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How Twitter reset its Twitter account

On Friday morning, Twitter posted a single word to its Twitter account: "The." Average users began re
September 21 · Issue #211 · View online
The Interface
On Friday morning, Twitter posted a single word to its Twitter account: “The.” Average users began replying, telling a story one word at a time. When it was done, the first thread read: “The beginning of the end is near. Yay.”
Had it been posted a month or so, it’s likely the world would have written off Twitter’s “the” as a pocket-tweet. But if you’ve been paying attention to @Twitter for the past few weeks, you’ve noticed an undeniable transformation. An account best known for posting almost comically remedial education to its user base — it was still instructing followers on how to retweet as recently as 2016 — suddenly felt a bit more alive.
In recent days the account started a service-wide conversation around the meaning of users’ Twitter handles, which went viral. It asked all users who was up, generating 7,000 replies from people who were. Most recently it just tweeted “tweet, tweet,” and got 45,000 likes in return.
Other brands have been interacting with followers playfully for years. The most famous early example was probably the Oreo Super Bowl tweet; later, the Denny’s account one fame with a series of dadaist breakfast posts.
Brands like these were inventing the Twitter playbook for other brands, Twitter included, to use. But Twiter never did.
After seeing the “tweet, tweet” tweet, I decided to investigate — and tweeted at @Twitter asking what was going on over there. A series of whimsical replies followed, ending with: “Old bird, new tricks.”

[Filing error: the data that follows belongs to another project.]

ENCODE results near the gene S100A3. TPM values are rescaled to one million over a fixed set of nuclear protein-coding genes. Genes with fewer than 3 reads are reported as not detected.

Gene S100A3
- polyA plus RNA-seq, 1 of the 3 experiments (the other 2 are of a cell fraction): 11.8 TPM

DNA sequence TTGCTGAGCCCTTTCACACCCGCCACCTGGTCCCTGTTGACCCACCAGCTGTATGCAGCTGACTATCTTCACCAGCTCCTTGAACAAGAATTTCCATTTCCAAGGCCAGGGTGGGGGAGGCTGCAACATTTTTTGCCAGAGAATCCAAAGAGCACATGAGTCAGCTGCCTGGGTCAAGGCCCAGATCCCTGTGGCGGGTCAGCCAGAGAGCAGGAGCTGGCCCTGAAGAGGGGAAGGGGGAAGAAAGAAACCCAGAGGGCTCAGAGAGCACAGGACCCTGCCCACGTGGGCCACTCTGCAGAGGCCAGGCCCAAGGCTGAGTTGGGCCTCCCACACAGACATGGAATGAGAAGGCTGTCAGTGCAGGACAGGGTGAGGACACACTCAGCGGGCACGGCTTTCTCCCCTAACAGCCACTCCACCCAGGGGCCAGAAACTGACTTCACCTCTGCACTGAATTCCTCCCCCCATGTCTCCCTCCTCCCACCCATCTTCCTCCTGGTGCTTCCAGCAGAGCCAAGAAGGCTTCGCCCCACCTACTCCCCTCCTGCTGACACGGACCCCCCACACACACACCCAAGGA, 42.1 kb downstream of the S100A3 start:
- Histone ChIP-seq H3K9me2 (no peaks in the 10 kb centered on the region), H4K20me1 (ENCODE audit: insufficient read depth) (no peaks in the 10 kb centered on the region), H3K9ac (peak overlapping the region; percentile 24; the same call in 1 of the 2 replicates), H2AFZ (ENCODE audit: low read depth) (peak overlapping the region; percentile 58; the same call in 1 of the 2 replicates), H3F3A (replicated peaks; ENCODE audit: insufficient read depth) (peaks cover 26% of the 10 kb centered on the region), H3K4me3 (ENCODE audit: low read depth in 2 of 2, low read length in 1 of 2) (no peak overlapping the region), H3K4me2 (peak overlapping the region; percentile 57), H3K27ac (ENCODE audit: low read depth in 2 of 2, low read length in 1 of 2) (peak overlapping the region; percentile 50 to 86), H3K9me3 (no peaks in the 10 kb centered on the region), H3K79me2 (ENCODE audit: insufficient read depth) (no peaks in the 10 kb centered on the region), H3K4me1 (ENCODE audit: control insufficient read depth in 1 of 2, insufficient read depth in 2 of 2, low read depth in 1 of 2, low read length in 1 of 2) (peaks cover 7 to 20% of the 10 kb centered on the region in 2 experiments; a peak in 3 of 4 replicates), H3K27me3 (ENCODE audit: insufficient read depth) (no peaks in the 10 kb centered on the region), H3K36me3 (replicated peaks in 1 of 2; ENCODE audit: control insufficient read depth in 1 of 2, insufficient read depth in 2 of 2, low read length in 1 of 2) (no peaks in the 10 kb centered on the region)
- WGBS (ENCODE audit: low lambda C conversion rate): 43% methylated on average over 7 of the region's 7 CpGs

I followed up with Twitter proper, and got a little more detail. The @Twitter account is run by the company’s marketing department, led by Leslie Berland, who joined the company two years ago. Berland spearheaded an effort to refine the company’s voice.
“We’re listening and learning a ton, and the team is having a blast,” a spokeswoman told me. “Goal is to have fun, bring everyone into the conversation, and celebrate the best of Twitter. It makes the world feel a little bit smaller.”
It also addresses a longstanding deficiency in the organization, which is that Twitter employees generally do not post on Twitter very much. (Tweeting among Twitter’s board members is so rare that people have occasionally wondered whether it’s considered disqualifying among potential recruits.)
The chirpier version of @Twitter also comes at a time when top executives, led by CEO Jack Dorsey, are exploring ways to promote healthy (which is to say, non-abusive) conversations. And at a time when much of the service is devoted to documenting America’s ongoing political crisis, good-natured questions about who stayed up late provide a nice tonic.
So here’s to Twitter using its Twitter account in strange new ways. If the company wants to see healthier conversations on the platform, it seems only fair that it should start some.

Google Suppresses Memo Revealing Plans To Closely Track Search Users in China
Google Workers Discussed Tweaking Search Function to Counter Travel Ban
Senators' Gmail accounts targeted by foreign hackers
How France beat back information manipulation (and how other democracies might do the same)
Marc Randazza Is Fighting To Keep Nazis And Trolls On Twitter In The New Speech Wars. Here’s Why.
Vox’s Carlos Maza turns in another lucid, entertaining video about the bad incentives built into social networks — the same ones Jack Dorsey now says he’s reconsidering. Among other good nuggets in here, Maza cites a study showing that the more liberal or conservative a politician is, the more Twitter followers they have. It’s a good watch.
Why every social media site is a dumpster fire
Facebook's 'Portal' Video Chat Device to Be Announced Next Week
Instagram's TV service, IGTV, recommended potential child abuse
Twitter bug may have sent users’ direct messages to external developers
Instagram is testing a native resharing feature for the feed
PayPal bans Infowars for promoting hate
New Pressure on Google and YouTube Over Children’s Data
Instagram denies it’s building Regramming. Here’s why it’d be a disaster
What is ActivityPub, and how will it change the internet?
And finally ...
The best Earth, Wind & Fire memer returns right on time
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